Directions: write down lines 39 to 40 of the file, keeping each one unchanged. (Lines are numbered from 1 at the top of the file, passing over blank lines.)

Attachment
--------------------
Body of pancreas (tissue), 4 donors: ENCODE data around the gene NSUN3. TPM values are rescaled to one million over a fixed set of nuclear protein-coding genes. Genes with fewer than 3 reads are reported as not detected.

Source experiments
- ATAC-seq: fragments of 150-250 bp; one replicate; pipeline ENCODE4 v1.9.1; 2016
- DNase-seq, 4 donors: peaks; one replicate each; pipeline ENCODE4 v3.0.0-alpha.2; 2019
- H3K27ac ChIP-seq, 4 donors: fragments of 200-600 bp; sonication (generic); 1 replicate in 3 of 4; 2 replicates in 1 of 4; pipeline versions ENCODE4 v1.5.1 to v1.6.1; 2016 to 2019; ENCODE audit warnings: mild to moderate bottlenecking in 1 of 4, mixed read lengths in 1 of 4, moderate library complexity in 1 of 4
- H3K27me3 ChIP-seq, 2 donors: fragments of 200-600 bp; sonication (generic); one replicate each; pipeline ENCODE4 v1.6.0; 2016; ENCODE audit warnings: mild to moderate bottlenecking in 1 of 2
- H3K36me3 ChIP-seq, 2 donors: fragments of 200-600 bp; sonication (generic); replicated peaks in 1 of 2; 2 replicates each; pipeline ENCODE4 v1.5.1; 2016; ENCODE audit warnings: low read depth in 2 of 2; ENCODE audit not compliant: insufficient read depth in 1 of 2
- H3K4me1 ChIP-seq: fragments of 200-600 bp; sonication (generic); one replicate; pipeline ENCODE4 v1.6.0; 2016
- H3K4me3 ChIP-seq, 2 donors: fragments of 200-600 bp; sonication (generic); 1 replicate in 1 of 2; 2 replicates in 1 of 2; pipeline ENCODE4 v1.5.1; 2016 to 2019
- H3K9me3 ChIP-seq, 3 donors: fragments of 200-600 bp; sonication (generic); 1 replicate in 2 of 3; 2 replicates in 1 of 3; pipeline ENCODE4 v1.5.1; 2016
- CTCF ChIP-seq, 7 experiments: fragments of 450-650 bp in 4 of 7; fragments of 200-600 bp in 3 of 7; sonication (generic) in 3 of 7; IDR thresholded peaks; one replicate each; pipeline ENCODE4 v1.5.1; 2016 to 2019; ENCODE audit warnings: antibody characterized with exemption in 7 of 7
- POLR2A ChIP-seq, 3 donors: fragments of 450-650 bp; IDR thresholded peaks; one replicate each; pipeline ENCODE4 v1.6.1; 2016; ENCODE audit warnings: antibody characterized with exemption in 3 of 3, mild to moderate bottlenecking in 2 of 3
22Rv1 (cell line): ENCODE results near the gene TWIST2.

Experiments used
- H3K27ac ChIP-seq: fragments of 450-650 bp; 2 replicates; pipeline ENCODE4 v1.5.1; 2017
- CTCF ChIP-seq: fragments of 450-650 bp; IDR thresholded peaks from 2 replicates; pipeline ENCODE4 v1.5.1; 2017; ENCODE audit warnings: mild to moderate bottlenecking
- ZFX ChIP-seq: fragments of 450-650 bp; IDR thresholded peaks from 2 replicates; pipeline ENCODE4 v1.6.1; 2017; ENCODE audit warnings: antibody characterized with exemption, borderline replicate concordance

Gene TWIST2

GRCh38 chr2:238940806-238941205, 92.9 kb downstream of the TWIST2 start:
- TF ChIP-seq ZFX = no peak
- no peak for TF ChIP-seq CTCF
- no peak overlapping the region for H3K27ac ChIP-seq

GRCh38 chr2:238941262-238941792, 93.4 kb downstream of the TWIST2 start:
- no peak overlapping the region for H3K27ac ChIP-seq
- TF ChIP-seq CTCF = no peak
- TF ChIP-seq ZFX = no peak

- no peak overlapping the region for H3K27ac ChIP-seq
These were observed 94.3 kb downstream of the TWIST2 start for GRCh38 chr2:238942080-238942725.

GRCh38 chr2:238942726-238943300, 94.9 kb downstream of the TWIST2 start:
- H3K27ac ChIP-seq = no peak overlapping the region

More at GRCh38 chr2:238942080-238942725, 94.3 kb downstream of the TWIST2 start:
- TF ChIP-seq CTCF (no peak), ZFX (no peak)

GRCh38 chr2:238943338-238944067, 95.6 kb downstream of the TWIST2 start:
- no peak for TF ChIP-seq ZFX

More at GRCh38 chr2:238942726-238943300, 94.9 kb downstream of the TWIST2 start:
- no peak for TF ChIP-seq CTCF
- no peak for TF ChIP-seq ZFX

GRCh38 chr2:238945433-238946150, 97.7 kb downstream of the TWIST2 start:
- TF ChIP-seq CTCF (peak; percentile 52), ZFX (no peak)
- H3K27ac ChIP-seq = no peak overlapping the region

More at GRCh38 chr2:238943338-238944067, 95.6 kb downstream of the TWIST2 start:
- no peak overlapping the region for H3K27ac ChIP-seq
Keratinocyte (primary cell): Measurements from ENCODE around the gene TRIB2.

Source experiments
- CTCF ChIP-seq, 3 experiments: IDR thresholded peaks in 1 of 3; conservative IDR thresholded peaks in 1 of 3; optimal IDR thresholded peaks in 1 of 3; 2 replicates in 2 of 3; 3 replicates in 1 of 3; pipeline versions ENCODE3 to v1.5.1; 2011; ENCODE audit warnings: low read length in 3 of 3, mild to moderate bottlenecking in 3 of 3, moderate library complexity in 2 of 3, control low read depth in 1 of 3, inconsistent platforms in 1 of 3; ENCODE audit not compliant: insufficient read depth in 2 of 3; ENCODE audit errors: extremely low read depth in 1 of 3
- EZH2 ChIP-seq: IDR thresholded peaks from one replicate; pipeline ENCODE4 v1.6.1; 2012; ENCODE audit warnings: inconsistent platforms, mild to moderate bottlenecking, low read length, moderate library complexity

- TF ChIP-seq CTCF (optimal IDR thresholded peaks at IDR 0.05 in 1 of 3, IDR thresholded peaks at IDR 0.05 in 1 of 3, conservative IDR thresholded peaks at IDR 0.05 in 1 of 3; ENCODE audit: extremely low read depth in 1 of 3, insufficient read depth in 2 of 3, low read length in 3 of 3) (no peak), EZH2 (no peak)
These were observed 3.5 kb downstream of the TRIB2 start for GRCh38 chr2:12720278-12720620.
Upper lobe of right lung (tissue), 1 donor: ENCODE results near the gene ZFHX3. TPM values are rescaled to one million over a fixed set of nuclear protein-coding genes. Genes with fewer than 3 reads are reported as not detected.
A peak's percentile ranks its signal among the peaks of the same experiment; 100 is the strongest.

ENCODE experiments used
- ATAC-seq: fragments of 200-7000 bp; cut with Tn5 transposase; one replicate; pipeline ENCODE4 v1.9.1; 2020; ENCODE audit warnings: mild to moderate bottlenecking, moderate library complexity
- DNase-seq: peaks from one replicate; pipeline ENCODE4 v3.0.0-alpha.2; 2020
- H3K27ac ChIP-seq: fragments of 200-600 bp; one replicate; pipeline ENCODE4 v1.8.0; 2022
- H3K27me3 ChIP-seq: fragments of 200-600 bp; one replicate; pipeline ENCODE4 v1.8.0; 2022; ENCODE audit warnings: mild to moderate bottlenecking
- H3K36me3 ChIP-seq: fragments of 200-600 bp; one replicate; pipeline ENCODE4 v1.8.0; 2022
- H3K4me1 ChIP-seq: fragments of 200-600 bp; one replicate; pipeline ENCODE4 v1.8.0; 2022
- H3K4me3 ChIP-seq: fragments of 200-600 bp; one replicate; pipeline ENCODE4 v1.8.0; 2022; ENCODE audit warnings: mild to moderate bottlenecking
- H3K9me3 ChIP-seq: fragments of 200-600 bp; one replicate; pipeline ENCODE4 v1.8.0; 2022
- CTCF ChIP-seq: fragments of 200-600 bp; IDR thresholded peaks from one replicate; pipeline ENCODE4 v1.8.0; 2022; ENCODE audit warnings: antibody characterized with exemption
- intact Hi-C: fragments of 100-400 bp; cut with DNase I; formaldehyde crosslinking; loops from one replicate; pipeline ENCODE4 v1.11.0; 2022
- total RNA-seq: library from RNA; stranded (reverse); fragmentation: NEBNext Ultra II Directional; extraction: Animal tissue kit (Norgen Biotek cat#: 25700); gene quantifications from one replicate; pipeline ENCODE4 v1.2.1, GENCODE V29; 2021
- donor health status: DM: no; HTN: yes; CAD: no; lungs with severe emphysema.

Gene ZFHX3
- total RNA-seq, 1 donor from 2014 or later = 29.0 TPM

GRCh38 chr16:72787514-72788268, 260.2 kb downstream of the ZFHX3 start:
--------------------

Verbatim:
- TF ChIP-seq CTCF (peak; percentile 52), ZFX (no peak)
- H3K27ac ChIP-seq = no peak overlapping the region